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How to Photograph Swimming

By Brian Connolly ; Updated September 15, 2017
Quality photo shots capture the elegance and intensity of swimming.

Swimming can be one of the most challenging sports to capture adequately on camera. Not only do you need the perfect angle for catching the most dramatic parts of a stroke, you also have to time your shots for when the swimmer’s face comes up for air. Borrow several techniques from professional photographers to help you get the perfect shot when capturing the swimmers in your life in photos.

Setting Up Your Position

A moving target is not easy to capture in photography, especially when the face of your subject is submerged in water half the time. One technique for getting clear shots is to position your tripod or camera stand at the end of the swimmer’s lane. This ensures that you capture a full arm spread for butterfly and backstrokes, which can be difficult to capture at an angle. By setting up your camera in line with the swimmer, it also ensures that you’ll get symmetrical shots of both the back and front of the swimmer without having to dodge swimmers in other lanes. When trying to catch a shot of the swimmer breathing, set up a shot from one of the corners of the pool nearest your subject to capture their face when turned to the side.

Timing, Timing, Timing

Capturing the athletic intensity of a swimming stroke at the perfect moment requires both skill and a little luck. Outside of the starting block, there are a few windows of opportunity for getting an easy shot, and most of the time you’ll have to synch your trigger finger with rhythm of your subject’s breathing. Some races, says experienced sports photographer Peter Read Miller, such as the 50-meter freestyle, go by so quickly that swimmers rarely even pause to take a breath. If you have an ear for rhythm, hum the swimmer’s cadence to yourself or gently tap your toe in your shoe to help you match your subject’s rhythm.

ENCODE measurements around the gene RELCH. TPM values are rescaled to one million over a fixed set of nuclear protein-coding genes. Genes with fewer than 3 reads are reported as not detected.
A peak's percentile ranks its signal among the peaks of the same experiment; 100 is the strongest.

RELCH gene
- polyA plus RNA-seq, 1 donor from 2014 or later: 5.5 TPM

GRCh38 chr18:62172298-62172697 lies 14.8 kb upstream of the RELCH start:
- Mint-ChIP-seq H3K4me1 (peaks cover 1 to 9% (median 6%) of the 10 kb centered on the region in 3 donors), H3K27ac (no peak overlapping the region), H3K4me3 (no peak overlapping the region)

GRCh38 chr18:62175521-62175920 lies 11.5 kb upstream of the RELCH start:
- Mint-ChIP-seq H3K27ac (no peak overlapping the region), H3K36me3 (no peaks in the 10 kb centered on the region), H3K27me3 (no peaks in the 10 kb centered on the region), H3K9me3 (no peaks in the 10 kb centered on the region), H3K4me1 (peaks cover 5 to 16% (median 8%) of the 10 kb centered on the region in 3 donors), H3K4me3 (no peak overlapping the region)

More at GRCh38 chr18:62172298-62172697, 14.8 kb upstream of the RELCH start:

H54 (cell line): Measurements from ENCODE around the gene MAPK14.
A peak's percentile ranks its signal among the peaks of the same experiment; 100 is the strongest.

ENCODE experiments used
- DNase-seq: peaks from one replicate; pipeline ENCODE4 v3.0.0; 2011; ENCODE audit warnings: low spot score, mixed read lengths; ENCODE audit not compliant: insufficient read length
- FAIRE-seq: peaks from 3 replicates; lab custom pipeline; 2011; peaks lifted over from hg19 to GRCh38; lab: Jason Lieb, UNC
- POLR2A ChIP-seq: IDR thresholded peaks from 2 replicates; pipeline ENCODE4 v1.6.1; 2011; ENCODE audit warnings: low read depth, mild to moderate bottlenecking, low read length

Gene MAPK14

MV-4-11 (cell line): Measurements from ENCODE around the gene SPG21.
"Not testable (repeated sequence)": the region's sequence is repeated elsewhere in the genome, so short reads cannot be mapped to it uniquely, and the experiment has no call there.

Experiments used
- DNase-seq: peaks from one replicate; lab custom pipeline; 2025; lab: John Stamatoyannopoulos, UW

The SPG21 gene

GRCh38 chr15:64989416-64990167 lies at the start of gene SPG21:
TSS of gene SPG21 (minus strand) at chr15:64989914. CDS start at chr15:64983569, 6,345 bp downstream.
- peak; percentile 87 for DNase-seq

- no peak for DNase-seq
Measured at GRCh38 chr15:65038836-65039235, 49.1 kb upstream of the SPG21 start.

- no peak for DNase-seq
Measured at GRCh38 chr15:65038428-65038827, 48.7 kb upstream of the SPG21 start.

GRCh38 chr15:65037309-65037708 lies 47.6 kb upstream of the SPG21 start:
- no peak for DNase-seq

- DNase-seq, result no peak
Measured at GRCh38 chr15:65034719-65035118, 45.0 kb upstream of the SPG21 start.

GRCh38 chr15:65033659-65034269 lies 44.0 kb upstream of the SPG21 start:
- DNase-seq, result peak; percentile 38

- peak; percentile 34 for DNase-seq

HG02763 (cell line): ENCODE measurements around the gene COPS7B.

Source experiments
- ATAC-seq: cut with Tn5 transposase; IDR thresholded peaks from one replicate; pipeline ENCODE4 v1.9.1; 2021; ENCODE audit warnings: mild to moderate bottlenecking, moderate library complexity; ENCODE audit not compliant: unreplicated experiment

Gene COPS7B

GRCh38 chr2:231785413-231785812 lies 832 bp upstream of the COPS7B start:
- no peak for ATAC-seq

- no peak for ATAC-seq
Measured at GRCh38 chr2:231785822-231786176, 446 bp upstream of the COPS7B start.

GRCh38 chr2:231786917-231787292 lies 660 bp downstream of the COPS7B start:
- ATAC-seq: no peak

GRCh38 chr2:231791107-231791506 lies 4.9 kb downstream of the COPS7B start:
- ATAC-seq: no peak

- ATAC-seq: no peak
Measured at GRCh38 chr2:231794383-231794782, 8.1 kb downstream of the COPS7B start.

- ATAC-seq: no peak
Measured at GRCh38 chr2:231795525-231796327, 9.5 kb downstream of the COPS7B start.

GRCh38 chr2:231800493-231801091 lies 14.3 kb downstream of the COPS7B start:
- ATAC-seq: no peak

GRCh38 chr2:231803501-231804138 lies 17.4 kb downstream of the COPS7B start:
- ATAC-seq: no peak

Quantity Leads to Quality

Even when you do land the perfect angle, focus and timing, there’s always a chance that your subject won’t be in the most flattering position. Swimming is an intensive aerobic exercise, and sometimes your subject’s face will be wild-eyed and open mouthed as a result -- or worse, hiding behind a soggy armpit. Take as many shots as you can to increase your odds, and don’t worry if only one photo out of 100 is worthy of being in Sports Illustrated. Invest in an automatic shutter switch that can capture photos more quickly than you can manually.

Advanced Techniques

For intimate angles, get as low as possible to the pool deck. You can also increase the dramatic effect of a shot by setting your shutter speed at a minimum of 1/1500 or higher and f-stop to f8 to capture the full shape of the water splashes and stop the motion. For noncompetitive events, you can also use a waterproof camera to capture the scene from underwater, or even from the swimmer’s perspective if you don't mind getting all wet.

About the Author

Based in the Appalachian Mountains, Brian Connolly is a certified nutritionist and has been writing professionally since 2000. He is a licensed yoga and martial arts instructor whose work regularly appears in “Metabolism,” “Verve” and publications throughout the East Coast. Connolly holds advanced degrees from the University of North Carolina, Asheville and the University of Virginia.